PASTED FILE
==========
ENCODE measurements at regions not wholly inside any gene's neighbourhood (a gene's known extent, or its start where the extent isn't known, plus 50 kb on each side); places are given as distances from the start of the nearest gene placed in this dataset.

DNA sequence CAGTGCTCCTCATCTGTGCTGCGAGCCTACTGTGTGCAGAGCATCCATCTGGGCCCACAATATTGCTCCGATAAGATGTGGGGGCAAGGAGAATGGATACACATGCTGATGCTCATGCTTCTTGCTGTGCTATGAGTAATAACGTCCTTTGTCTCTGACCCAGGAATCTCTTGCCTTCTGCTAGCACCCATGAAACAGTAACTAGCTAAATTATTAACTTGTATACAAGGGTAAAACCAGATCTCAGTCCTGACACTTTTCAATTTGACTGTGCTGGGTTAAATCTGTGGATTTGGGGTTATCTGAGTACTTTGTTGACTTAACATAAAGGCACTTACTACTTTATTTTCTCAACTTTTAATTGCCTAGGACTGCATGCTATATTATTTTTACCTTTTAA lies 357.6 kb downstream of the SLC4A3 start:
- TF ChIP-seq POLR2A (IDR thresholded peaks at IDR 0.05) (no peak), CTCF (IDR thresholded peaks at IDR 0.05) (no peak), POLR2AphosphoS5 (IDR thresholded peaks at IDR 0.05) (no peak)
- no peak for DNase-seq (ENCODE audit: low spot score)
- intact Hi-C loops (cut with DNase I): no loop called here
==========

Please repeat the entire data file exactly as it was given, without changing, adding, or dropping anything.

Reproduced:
ENCODE measurements at regions not wholly inside any gene's neighbourhood (a gene's known extent, or its start where the extent isn't known, plus 50 kb on each side); places are given as distances from the start of the nearest gene placed in this dataset.

DNA sequence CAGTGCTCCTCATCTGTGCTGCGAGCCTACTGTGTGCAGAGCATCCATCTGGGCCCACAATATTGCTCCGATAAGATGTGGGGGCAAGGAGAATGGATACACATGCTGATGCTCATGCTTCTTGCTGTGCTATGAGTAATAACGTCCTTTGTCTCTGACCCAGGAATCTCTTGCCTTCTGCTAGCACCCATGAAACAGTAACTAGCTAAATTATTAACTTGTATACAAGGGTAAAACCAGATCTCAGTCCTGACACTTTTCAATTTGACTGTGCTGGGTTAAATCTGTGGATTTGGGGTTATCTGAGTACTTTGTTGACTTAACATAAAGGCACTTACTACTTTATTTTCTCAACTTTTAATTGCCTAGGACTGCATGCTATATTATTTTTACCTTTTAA lies 357.6 kb downstream of the SLC4A3 start:
- TF ChIP-seq POLR2A (IDR thresholded peaks at IDR 0.05) (no peak), CTCF (IDR thresholded peaks at IDR 0.05) (no peak), POLR2AphosphoS5 (IDR thresholded peaks at IDR 0.05) (no peak)
- no peak for DNase-seq (ENCODE audit: low spot score)
- intact Hi-C loops (cut with DNase I): no loop called here